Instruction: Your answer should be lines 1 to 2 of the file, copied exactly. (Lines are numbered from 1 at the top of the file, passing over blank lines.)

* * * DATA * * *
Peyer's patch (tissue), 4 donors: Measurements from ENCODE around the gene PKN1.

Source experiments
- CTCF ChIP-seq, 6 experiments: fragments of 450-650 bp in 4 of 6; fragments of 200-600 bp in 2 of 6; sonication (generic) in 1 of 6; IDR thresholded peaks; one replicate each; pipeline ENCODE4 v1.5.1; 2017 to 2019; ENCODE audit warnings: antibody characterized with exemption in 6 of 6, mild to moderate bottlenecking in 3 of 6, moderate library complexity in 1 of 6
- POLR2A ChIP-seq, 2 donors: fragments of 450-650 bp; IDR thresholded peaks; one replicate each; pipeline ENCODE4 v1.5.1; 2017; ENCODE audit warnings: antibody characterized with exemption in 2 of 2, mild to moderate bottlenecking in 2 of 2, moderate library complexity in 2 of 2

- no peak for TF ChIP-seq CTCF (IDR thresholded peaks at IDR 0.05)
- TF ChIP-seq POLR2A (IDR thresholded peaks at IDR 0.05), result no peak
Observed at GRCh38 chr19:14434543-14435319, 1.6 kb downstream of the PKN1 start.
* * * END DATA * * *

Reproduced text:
Peyer's patch (tissue), 4 donors: Measurements from ENCODE around the gene PKN1.

Source experiments